Enzyme Classes

Enzyme Naming

Enzymes are named in a very consistent fashion. Outside of a couple of exceptions, they will start with the name of their substrate and end with the suffix -ase. So a protease is an enzyme the breaks down proteins and a methyltransferase transfers a methyl from one substrate to another. This is important to notice because we can use the name of an enzyme to figure out what it does. This will help later on when learning metabolism and allows us to infer what an enzyme can do even if we haven’t learned about it.

Furthermore, enzymes are named for the type of reaction they can catalyze. For instance, a methyltransferase is a transferase it transfers stuff from place to place. While a protease is a hydrolase and breaks proteins apart using water. The MCAT will often ask us to categorize enzyme by type so let’s dive into the different classifications and the names most frequently used to describe them.


Oxidoreductases catalyze oxidation and reduction reactions these are frequently seen in metabolism and our biological electron carriers (ex: NAD+, NADP+, etc.) When spotting an oxidoreductase lookout for the presence of the electron carriers and see if any of the molecules are losing or gaining any new hydrogen or oxygen bonds.


On the MCAT we will run into the dehydrogenases most frequently including pyruvate dehydrogenase, succinate dehydrogenase, and ⍺-ketoglutarate dehydrogenase.


Transferases as their name suggests transfer functional groups from one molecule to another. Typically what they transfer is listed in the name. Such as an acetyltransferase which moves an acetyl group from one molecule to the next or a transaminase which move a whole amino group from one molecule to another.

Kinase and Phosphorylase

There are two notable transferases we should be able to spot on sight. The kinase and the phosphorylase both of which transfer a phosphate group from one place to another. Kinases transfer phosphates to and from organic phosphate sources including ATP and GTP. While phosphorylase transfer phosphates from inorganic phosphates usually phosphoric acid.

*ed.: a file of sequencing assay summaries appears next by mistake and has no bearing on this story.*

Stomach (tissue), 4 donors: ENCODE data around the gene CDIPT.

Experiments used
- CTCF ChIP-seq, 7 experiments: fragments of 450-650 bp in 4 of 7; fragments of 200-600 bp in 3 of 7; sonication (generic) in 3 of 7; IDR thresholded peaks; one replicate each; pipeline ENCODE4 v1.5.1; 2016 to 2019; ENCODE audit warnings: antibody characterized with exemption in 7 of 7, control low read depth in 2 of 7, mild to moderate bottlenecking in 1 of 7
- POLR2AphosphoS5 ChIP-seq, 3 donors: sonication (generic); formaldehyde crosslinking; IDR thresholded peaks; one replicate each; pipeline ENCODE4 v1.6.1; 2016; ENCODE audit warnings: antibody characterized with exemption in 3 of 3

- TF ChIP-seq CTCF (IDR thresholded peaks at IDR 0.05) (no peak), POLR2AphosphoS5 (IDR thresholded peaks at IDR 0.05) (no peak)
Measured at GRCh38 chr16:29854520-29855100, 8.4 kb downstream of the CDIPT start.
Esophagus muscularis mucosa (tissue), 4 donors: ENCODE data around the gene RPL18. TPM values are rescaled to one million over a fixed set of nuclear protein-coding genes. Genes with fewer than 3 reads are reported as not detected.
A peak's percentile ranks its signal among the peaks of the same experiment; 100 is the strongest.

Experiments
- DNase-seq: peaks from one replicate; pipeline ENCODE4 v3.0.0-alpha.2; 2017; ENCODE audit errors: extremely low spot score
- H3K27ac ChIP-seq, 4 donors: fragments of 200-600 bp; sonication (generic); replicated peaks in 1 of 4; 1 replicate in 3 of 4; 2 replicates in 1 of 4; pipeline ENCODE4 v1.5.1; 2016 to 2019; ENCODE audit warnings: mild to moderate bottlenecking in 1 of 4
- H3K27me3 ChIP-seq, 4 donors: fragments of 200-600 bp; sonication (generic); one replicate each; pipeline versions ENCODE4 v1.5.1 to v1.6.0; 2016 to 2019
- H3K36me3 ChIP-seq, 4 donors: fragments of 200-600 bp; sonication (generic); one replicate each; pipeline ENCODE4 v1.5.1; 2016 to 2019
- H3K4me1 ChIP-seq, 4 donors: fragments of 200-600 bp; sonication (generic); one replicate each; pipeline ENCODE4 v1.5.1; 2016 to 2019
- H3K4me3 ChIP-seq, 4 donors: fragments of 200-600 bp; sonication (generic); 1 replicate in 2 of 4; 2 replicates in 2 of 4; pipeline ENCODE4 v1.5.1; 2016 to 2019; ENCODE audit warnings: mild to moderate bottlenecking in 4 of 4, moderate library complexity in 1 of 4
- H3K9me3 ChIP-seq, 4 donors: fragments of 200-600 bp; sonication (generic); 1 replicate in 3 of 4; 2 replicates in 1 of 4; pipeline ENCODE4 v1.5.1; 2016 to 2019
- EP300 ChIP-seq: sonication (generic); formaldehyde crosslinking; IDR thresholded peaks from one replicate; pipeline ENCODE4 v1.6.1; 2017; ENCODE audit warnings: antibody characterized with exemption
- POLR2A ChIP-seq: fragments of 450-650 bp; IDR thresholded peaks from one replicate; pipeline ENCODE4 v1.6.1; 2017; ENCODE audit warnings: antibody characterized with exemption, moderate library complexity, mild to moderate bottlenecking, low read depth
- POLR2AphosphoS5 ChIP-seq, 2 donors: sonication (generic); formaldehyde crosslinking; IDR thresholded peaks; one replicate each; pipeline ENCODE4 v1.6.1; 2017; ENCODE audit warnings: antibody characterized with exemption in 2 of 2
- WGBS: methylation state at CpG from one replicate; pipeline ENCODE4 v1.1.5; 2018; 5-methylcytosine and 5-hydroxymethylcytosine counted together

Hydrolases break apart molecules using water to cleave bonds in two. These are the enzymes of our lysosome and include proteases, lipases, and nucleases among others. Typically they simply end in -ase and don’t have carry the hydro anywhere in the name.


We can see that trend continue with phosphatase which cleaves the phosphate groups off of other molecules using water. It can be a bit tricky to remember that phosphatases remove phosphates and phosphorylases add them. I remember the distinction by thinking of the t in phosphatase as standing for taking away a phosphate.


Lyases like hydrolases break molecules however they do so without the use of water. The easiest way to spot these it to recognize the breaking apart of a molecule and no water in sight.


Decarboxylases are one of the most common examples of lyases and involve the removal of CO2 from a molecule.


Isomerases don’t add or remove anything like the other enzymes we have explored. Instead they rearrange molecules generating isomers of the original molecule. These can be structural isomers such as glucose-6-phosphate and fructose-6-phosphate or stereoisomers such as L-alanine and D-alanine.


When an isomerase only changes a functional group around within in a molecule it is called a mutase. For example phosphoglycerate mutase converts 3-phosphoglycerate to 2-phosphoglycerate. Here the position of the phosphate molecule is the only that has changed.


Ligases join together molecules forming new bonds between the two molecules. For example, DNA ligase which joins together the backbone of DNA by forming a new phosphodiester bonds.


One of the other common ligases are the synthetases which synthesize new molecules. For example argininosuccinate synthetase combines an arginine and a succinate to form argininosuccinate.

Reverse Reactions

When looking at a reaction or enzyme name we have to be careful not to assume the name of an enzyme describes the exact reaction involved. Why? Enzymes catalyze reverse reactions too. So while enolase is classified as a hydrolase the forward reaction which is normally seen in glycolysis involves the loss of water and formation of a new carbon carbon bond. We see another example of this in glycolysis with the kinase catalyzed reactions.

While hexokinase and phosphofructokinase add a phosphate from ATP to a glucose derivative both phosphoglycerate kinase and pyruvate kinase add a phosphate group back to ADP from our altered glucose molecule.